AN environmental watchdog has confirmed a new “burning rubber” smell plaguing residents in Leith is coming from Seafield sewage works.
And now campaigners are calling for an odour abatement order to be slapped on the plant.
In our experience, Veolia will only get their act together if they are given a public and formal kick up the bum.Rob Kirkwood
Residents had to put up with a sewage stench from Seafield for years, but they say the new pong, which started a few months ago, wakes people up in the night, can make them feel sick and could pose a health risk.
Rob Kirkwood, of Leith Links Residents Association, told the Evening News last month that he had traced the smell to Seafield – and he blamed new “thermal hydrolysis” equipment at the plant which turns sewage into fertiliser.
The council said at the time it had not been able to identify the source of the problem. But now the Scottish Environment Protection Agency (Sepa) has said it visited the site and “verified the odour was arising from the sewage sludge treatment processes” – the same part of the plant Mr Kirkwood highlighted.
Sepa said once the exact source was identified, it would “take steps to make sure the operators undertake works to eliminate this problem”.
But Mr Kirkwood wants an official odour abatement order served on Veolia Water, who operate the plant on behalf of Scottish Water, to make sure they respond.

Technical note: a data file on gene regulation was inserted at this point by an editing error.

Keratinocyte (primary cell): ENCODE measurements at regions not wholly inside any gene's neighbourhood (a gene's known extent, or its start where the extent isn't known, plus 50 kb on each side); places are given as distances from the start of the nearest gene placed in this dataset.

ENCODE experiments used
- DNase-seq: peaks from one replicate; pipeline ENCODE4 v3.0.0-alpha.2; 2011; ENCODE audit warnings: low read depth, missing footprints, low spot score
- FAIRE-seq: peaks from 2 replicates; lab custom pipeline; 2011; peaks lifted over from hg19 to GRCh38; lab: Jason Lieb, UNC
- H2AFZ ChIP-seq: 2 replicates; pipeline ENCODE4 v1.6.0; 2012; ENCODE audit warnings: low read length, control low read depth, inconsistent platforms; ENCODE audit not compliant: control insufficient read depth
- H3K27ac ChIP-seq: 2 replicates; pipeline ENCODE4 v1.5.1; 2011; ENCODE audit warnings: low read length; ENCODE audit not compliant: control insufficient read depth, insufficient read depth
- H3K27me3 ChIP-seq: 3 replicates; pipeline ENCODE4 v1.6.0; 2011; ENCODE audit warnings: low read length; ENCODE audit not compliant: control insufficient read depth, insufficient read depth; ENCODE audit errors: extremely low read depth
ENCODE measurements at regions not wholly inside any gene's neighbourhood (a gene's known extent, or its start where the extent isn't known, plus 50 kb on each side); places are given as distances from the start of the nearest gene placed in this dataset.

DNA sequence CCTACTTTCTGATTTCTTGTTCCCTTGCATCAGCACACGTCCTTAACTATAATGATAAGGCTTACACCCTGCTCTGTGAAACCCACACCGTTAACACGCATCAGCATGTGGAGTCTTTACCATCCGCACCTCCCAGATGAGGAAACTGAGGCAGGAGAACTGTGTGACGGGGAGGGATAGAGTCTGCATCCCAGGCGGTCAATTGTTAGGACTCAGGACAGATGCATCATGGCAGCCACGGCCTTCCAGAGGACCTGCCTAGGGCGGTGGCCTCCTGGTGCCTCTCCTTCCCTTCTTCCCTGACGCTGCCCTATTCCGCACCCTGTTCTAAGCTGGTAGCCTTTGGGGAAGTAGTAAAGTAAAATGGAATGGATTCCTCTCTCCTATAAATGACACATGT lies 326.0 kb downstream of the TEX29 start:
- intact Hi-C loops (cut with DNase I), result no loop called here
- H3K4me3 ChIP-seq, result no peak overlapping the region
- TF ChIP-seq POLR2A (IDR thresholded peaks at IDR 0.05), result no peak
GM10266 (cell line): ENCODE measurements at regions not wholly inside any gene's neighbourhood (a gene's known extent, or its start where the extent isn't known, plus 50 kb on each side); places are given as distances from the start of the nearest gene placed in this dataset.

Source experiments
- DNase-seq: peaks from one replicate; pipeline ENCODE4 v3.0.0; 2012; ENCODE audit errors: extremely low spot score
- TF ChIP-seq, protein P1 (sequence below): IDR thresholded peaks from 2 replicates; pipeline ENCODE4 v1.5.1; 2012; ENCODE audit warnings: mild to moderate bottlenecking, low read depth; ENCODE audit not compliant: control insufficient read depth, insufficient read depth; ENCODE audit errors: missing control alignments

He said: “In our experience, Veolia will only get their act together if they are given a public and formal kick up the bum.
“They must have known they were producing this odour. If people could smell it as far away as the Kirkgate, they must have smelled it too.”
A Scottish Water spokesman said: “Scottish Water takes all complaints relating to odour extremely seriously. We are liaising both with our regulators and site operators Veolia and a wider site investigation into the matter is taking place.”
A council spokeswoman said: “The council remains concerned about this smell which has been ongoing for a number of weeks, and which we have had numerous reports about from members of the public. We are working closely with Sepa to identify the source of the smell, and will ensure action is taken by Scottish Water to eradicate the smell as quickly as possible.
A Sepa spokesman said: “We expect the operator to continue to work on identifying and eliminating this problem as a matter of urgency. We will take action if this is necessary to secure compliance.”